As the nation wonders whether the Supreme Court will, or should, make a sweeping ruling on the issue of homosexual marriage, Matthew Ung, of the Woodbury County Republican Executive Committee, weighs in for social conservatives.
The Siouxland conservative points out that as the executive branch has aprogated their duty to uphold existing laws protecting marriage as a privilege, the vacuum has opened for political chaos on the issue. The federal Defense of Marriage Act, duly passed and signed by President Clinton, defines marriage between one man and one woman. This law is suddenly up for immediate debate in a way that confuses many on both sides of the issue, because DOMA concerns federal definitions of marriage for the purposes of determining federal benefits. It has nothing to do with what states choose to rule on their definition of marriage for their own benefits. “It’s a simple concept and yet social liberals are attacking both the rule of law and the core of federalism with their arguments,” said Ung.
Ung, a devout Christian, also believes the homosexual marriage debate is about forcing religious leaders to condone sin, and intimidating Christians in particular, despite the fact that every major religion shuns homosexual marriage. “Most social liberals center their attacks on Christians, but I find it puzzling that they don’t attack Muslims in the same fashion, given that Islamic Sharia Law commands homosexuals to be purged from society or executed. The same homosexual radicals who told us years ago that civil unions would placate the movement and that it would never extend to a push for gay marriage, are now pushing for gay marriage. Their arguments are inconsistent and destructive to our laws and processes that foster honest debate. They may say pastors can still preach the Bible on marriage, but they don’t want it to be heard by society; Just like they may claim to support freedom of speech from the pulpit on political issues, but as long as IRS regulations are used to intimidate many preachers from addressing politics in any way that actually influences elections–and therefore the culture.”
Ung argues that social conservatives will not win this argument by only bickering about processes and procedures, pointing out that social liberals will argue just as vehemently against state’s rights when it may institutionalize gay marriage at the federal level, while later argue for state’s rights when it may institutionalize gay marriage at the state level.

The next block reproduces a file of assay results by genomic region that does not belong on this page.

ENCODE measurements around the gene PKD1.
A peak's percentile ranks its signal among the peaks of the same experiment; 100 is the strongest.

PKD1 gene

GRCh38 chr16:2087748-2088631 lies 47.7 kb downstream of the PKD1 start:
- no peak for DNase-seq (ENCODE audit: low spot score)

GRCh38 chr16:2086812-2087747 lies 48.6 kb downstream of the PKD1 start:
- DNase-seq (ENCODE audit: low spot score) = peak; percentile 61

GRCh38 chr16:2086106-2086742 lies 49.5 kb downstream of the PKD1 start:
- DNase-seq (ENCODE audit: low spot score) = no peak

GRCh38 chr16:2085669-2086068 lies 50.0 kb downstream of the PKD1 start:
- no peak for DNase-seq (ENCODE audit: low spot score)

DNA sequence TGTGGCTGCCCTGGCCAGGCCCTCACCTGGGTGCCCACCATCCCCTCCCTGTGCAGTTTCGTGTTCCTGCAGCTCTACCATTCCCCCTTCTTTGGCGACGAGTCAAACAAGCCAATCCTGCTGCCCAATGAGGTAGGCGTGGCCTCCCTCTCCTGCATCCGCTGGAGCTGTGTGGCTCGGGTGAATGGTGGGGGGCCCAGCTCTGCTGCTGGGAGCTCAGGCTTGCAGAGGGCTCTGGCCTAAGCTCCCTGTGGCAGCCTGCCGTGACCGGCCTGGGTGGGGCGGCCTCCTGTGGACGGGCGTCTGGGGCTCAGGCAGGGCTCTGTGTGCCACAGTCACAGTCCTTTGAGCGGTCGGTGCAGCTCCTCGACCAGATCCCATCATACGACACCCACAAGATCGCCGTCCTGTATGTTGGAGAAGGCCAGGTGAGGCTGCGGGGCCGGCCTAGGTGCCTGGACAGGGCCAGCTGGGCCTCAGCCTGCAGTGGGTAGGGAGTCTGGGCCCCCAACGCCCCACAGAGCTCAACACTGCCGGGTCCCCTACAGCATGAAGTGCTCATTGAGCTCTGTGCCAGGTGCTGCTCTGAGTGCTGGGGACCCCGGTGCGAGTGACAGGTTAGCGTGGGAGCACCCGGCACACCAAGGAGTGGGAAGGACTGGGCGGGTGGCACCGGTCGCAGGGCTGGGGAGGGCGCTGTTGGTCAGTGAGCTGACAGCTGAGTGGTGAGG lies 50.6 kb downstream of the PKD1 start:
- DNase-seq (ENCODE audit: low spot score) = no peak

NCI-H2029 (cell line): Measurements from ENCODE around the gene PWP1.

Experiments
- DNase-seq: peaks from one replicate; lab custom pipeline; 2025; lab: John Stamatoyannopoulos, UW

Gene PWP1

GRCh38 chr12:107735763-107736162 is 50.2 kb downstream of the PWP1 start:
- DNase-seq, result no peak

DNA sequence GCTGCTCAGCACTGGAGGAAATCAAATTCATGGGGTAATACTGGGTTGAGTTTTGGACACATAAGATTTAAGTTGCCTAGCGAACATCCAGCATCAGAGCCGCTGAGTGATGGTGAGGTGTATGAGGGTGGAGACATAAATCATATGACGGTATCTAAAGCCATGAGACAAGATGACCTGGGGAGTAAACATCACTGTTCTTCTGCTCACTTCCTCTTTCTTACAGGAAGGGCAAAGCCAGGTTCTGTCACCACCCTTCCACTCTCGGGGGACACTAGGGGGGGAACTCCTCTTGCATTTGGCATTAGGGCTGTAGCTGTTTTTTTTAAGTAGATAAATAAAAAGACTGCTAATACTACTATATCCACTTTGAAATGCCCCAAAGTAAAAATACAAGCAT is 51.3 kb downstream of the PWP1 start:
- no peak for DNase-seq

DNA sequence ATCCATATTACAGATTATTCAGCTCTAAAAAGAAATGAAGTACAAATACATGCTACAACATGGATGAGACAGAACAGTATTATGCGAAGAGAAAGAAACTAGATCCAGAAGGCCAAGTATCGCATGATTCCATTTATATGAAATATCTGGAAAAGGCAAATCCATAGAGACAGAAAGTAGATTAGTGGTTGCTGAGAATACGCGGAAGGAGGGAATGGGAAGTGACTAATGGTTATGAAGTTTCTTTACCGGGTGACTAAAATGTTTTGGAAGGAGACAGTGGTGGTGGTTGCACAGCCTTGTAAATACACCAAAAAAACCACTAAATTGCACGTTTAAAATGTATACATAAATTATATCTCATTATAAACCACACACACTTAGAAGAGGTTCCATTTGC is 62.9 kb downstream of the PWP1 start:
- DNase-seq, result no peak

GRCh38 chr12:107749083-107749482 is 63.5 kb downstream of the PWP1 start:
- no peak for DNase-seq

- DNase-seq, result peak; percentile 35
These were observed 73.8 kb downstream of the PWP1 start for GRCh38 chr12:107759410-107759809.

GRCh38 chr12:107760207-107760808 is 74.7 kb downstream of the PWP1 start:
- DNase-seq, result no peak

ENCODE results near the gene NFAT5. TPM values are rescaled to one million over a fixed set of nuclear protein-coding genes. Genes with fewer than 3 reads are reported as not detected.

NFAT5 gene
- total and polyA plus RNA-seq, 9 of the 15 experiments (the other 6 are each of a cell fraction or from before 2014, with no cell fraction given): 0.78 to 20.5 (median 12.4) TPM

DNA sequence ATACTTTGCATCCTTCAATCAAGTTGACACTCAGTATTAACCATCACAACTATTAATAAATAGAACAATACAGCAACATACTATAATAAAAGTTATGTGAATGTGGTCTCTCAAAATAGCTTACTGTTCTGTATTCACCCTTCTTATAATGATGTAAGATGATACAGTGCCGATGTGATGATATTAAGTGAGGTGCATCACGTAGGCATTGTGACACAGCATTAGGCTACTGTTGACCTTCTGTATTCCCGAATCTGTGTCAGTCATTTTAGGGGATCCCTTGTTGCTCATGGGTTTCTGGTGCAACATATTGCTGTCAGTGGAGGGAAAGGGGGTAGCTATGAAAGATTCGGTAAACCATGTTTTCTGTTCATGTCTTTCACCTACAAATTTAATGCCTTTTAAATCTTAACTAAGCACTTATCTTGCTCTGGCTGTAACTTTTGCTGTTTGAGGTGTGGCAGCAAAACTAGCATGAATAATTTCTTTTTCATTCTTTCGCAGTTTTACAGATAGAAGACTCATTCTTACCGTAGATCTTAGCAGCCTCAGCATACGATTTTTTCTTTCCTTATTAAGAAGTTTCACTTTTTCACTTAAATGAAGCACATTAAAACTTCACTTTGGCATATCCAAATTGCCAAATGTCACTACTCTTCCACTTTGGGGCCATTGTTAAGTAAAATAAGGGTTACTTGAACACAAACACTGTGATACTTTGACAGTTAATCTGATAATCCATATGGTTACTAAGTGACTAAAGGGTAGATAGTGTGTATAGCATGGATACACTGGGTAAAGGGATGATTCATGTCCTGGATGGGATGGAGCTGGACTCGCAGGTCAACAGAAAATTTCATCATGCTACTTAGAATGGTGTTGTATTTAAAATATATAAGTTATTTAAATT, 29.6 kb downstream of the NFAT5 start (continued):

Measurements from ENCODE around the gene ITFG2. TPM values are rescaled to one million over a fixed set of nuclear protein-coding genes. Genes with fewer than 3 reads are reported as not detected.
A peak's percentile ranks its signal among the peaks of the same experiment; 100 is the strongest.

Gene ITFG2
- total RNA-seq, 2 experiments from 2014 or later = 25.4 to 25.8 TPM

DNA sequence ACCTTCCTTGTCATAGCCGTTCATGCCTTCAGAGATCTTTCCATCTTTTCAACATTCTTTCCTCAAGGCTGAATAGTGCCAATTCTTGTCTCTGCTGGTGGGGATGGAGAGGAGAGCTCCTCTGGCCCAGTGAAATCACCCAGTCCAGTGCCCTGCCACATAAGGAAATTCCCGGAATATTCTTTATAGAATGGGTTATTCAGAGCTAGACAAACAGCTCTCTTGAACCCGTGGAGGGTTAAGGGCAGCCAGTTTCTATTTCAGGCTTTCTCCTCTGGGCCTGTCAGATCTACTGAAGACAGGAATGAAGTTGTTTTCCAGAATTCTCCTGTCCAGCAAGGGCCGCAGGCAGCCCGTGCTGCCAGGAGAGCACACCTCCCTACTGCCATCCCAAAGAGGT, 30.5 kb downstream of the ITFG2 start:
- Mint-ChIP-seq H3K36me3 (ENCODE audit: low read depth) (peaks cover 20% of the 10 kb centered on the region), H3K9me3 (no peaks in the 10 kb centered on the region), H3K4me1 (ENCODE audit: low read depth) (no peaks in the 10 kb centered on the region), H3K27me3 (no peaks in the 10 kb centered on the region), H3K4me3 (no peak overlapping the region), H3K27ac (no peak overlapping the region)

“The case we have now is gay marriage activists attempting to dismantle their own logic in order to advance their social agenda. Whether by hook or by crook, by fiat or a fundamental attack on federalism, social liberals divide and conquer to get what they want, and social conservatives end up blasted by the media for being “too divisive.” How I wish more social conservatives would come out from behind the four walls of their homes and churches and engage the culture war, because that’s what it is. The left doesn’t just want to overcome the Church’s preaching, they want to silence the Church’s voice in society.”
Mere months ago at Obama’s second inauguration, a well respected reverend–respected enough to be invited to speak at Obama’s second inauguration–saw his invitation canceled when the media and White House uncovered some sermons he gave on the sinfulness of homosexuality. Said Ung: “Social liberals preach tolerance but go out of their way to prove their intolerance. If homosexuality is really about being left alone and distancing gay couples from the churches that they supposedly don’t need to be happy, then why do so many gay couples request that unwilling churches marry them? Why, after being refused, do they then feel compelled to sue those churches and pastors?”
“The radical left-wing cannot ‘live and let live’ on the issue of gay marriage. Recent events prove that their philosophy is to force those who disagree with them to condone and even celebrate their lifestyle and behavior. The religious right must stop being embarrassed of their own existence, and unashamedly voice their principled disagreement. I think one reason the Church has a hard time building respect on marriage is the unfortunate truth that, statistically, their divorce rate is no different than the whole society. Clearly, keeping political views inside the four walls of our churches has watered down the health of our marriages and therefore our families. Social conservatives must engage the culture war because the building blocks of our communities–the families–are at stake.”
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